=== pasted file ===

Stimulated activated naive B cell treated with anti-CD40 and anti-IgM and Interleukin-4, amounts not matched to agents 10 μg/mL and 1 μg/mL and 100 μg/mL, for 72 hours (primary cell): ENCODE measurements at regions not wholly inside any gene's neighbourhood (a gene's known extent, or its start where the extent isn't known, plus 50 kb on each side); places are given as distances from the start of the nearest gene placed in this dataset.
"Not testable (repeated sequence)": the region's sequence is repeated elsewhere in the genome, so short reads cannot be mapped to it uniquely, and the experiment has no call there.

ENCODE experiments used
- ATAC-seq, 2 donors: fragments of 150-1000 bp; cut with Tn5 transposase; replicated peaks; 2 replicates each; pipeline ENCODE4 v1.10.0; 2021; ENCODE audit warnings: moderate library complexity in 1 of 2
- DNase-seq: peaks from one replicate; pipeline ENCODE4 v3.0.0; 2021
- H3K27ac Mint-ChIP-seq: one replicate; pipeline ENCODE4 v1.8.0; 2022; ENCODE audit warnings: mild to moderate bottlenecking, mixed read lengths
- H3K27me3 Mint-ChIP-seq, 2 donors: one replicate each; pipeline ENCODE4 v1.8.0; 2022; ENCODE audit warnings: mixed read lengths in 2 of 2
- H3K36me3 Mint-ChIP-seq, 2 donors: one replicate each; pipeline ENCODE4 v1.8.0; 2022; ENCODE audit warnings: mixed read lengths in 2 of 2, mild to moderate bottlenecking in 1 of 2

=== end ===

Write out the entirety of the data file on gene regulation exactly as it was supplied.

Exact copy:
Stimulated activated naive B cell treated with anti-CD40 and anti-IgM and Interleukin-4, amounts not matched to agents 10 μg/mL and 1 μg/mL and 100 μg/mL, for 72 hours (primary cell): ENCODE measurements at regions not wholly inside any gene's neighbourhood (a gene's known extent, or its start where the extent isn't known, plus 50 kb on each side); places are given as distances from the start of the nearest gene placed in this dataset.
"Not testable (repeated sequence)": the region's sequence is repeated elsewhere in the genome, so short reads cannot be mapped to it uniquely, and the experiment has no call there.

ENCODE experiments used
- ATAC-seq, 2 donors: fragments of 150-1000 bp; cut with Tn5 transposase; replicated peaks; 2 replicates each; pipeline ENCODE4 v1.10.0; 2021; ENCODE audit warnings: moderate library complexity in 1 of 2
- DNase-seq: peaks from one replicate; pipeline ENCODE4 v3.0.0; 2021
- H3K27ac Mint-ChIP-seq: one replicate; pipeline ENCODE4 v1.8.0; 2022; ENCODE audit warnings: mild to moderate bottlenecking, mixed read lengths
- H3K27me3 Mint-ChIP-seq, 2 donors: one replicate each; pipeline ENCODE4 v1.8.0; 2022; ENCODE audit warnings: mixed read lengths in 2 of 2
- H3K36me3 Mint-ChIP-seq, 2 donors: one replicate each; pipeline ENCODE4 v1.8.0; 2022; ENCODE audit warnings: mixed read lengths in 2 of 2, mild to moderate bottlenecking in 1 of 2